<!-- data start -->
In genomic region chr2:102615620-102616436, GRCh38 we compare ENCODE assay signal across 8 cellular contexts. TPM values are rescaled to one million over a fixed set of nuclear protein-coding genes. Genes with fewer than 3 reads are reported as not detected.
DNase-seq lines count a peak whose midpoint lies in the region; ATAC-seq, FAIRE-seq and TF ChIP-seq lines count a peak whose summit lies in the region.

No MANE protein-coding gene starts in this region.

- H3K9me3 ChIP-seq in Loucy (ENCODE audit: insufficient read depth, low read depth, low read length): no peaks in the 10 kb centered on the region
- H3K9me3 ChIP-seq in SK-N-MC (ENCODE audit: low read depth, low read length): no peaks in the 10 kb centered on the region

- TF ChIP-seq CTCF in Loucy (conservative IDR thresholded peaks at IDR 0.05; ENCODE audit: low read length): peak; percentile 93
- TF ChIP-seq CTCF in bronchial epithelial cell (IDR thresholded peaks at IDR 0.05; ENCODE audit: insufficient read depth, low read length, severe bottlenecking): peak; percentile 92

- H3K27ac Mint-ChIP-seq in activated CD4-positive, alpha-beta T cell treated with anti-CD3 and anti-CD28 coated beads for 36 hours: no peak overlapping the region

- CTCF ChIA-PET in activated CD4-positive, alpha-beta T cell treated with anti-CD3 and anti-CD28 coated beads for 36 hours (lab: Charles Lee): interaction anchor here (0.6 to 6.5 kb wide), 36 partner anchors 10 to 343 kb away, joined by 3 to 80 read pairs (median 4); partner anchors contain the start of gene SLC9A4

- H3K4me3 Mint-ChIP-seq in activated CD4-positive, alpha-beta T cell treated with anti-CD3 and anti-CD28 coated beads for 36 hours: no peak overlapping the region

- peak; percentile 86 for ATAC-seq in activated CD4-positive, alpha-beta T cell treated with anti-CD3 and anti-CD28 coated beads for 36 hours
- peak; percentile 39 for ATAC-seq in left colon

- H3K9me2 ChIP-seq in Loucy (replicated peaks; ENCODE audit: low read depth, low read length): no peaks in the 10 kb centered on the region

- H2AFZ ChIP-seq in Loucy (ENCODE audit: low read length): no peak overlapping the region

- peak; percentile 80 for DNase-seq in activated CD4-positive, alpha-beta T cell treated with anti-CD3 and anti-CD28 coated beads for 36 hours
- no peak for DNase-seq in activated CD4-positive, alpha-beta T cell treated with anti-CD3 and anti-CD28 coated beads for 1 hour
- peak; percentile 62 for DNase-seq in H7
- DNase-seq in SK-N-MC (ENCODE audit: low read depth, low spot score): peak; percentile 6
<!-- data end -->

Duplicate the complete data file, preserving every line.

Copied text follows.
In genomic region chr2:102615620-102616436, GRCh38 we compare ENCODE assay signal across 8 cellular contexts. TPM values are rescaled to one million over a fixed set of nuclear protein-coding genes. Genes with fewer than 3 reads are reported as not detected.
DNase-seq lines count a peak whose midpoint lies in the region; ATAC-seq, FAIRE-seq and TF ChIP-seq lines count a peak whose summit lies in the region.

No MANE protein-coding gene starts in this region.

- H3K9me3 ChIP-seq in Loucy (ENCODE audit: insufficient read depth, low read depth, low read length): no peaks in the 10 kb centered on the region
- H3K9me3 ChIP-seq in SK-N-MC (ENCODE audit: low read depth, low read length): no peaks in the 10 kb centered on the region

- TF ChIP-seq CTCF in Loucy (conservative IDR thresholded peaks at IDR 0.05; ENCODE audit: low read length): peak; percentile 93
- TF ChIP-seq CTCF in bronchial epithelial cell (IDR thresholded peaks at IDR 0.05; ENCODE audit: insufficient read depth, low read length, severe bottlenecking): peak; percentile 92

- H3K27ac Mint-ChIP-seq in activated CD4-positive, alpha-beta T cell treated with anti-CD3 and anti-CD28 coated beads for 36 hours: no peak overlapping the region

- CTCF ChIA-PET in activated CD4-positive, alpha-beta T cell treated with anti-CD3 and anti-CD28 coated beads for 36 hours (lab: Charles Lee): interaction anchor here (0.6 to 6.5 kb wide), 36 partner anchors 10 to 343 kb away, joined by 3 to 80 read pairs (median 4); partner anchors contain the start of gene SLC9A4

- H3K4me3 Mint-ChIP-seq in activated CD4-positive, alpha-beta T cell treated with anti-CD3 and anti-CD28 coated beads for 36 hours: no peak overlapping the region

- peak; percentile 86 for ATAC-seq in activated CD4-positive, alpha-beta T cell treated with anti-CD3 and anti-CD28 coated beads for 36 hours
- peak; percentile 39 for ATAC-seq in left colon

- H3K9me2 ChIP-seq in Loucy (replicated peaks; ENCODE audit: low read depth, low read length): no peaks in the 10 kb centered on the region

- H2AFZ ChIP-seq in Loucy (ENCODE audit: low read length): no peak overlapping the region

- peak; percentile 80 for DNase-seq in activated CD4-positive, alpha-beta T cell treated with anti-CD3 and anti-CD28 coated beads for 36 hours
- no peak for DNase-seq in activated CD4-positive, alpha-beta T cell treated with anti-CD3 and anti-CD28 coated beads for 1 hour
- peak; percentile 62 for DNase-seq in H7
- DNase-seq in SK-N-MC (ENCODE audit: low read depth, low spot score): peak; percentile 6